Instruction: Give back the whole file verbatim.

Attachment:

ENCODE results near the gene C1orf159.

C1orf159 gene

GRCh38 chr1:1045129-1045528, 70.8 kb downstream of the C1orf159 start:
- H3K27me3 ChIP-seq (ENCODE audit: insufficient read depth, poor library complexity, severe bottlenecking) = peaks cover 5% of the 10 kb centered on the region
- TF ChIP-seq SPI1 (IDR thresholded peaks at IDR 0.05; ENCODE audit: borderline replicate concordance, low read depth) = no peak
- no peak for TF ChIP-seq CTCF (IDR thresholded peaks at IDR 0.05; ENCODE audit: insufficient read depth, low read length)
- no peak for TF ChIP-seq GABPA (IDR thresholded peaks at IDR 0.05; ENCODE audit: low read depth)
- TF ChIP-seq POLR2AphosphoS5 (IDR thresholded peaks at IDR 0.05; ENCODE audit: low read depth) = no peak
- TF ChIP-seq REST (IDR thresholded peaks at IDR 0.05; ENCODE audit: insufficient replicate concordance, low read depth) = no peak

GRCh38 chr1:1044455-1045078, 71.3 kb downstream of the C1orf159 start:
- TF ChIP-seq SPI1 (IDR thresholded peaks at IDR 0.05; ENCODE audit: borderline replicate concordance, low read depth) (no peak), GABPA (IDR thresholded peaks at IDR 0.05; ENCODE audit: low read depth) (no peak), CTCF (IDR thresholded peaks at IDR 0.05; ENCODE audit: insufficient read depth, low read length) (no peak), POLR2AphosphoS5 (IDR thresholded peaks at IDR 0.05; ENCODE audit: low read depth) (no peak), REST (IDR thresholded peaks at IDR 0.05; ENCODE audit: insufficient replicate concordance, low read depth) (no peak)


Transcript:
ENCODE results near the gene C1orf159.

C1orf159 gene

GRCh38 chr1:1045129-1045528, 70.8 kb downstream of the C1orf159 start:
- H3K27me3 ChIP-seq (ENCODE audit: insufficient read depth, poor library complexity, severe bottlenecking) = peaks cover 5% of the 10 kb centered on the region
- TF ChIP-seq SPI1 (IDR thresholded peaks at IDR 0.05; ENCODE audit: borderline replicate concordance, low read depth) = no peak
- no peak for TF ChIP-seq CTCF (IDR thresholded peaks at IDR 0.05; ENCODE audit: insufficient read depth, low read length)
- no peak for TF ChIP-seq GABPA (IDR thresholded peaks at IDR 0.05; ENCODE audit: low read depth)
- TF ChIP-seq POLR2AphosphoS5 (IDR thresholded peaks at IDR 0.05; ENCODE audit: low read depth) = no peak
- TF ChIP-seq REST (IDR thresholded peaks at IDR 0.05; ENCODE audit: insufficient replicate concordance, low read depth) = no peak

GRCh38 chr1:1044455-1045078, 71.3 kb downstream of the C1orf159 start:
- TF ChIP-seq SPI1 (IDR thresholded peaks at IDR 0.05; ENCODE audit: borderline replicate concordance, low read depth) (no peak), GABPA (IDR thresholded peaks at IDR 0.05; ENCODE audit: low read depth) (no peak), CTCF (IDR thresholded peaks at IDR 0.05; ENCODE audit: insufficient read depth, low read length) (no peak), POLR2AphosphoS5 (IDR thresholded peaks at IDR 0.05; ENCODE audit: low read depth) (no peak), REST (IDR thresholded peaks at IDR 0.05; ENCODE audit: insufficient replicate concordance, low read depth) (no peak)